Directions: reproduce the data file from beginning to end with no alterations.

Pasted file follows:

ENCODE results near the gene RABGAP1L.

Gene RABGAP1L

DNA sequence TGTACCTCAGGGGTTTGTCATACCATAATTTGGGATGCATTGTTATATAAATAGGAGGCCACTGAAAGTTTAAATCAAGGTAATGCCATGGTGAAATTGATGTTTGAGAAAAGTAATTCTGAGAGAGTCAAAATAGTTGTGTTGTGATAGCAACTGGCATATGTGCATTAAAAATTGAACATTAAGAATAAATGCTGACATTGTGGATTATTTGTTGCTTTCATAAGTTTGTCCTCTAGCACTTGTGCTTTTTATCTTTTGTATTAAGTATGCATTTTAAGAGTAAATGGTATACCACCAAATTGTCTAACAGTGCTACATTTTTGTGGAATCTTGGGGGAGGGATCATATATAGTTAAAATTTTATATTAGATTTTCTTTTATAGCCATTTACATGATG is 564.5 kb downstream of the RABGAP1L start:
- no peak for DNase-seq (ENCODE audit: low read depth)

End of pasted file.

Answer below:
ENCODE results near the gene RABGAP1L.

Gene RABGAP1L

DNA sequence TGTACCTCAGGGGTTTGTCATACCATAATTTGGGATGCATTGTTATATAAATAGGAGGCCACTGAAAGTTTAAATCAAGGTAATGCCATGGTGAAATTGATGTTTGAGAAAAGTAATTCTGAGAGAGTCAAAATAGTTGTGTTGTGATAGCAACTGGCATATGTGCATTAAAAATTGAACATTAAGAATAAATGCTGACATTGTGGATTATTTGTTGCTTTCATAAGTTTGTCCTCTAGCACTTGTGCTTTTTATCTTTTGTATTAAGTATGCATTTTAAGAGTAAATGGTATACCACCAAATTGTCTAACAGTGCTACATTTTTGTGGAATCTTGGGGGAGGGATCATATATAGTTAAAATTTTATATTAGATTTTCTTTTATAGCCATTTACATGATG is 564.5 kb downstream of the RABGAP1L start:
- no peak for DNase-seq (ENCODE audit: low read depth)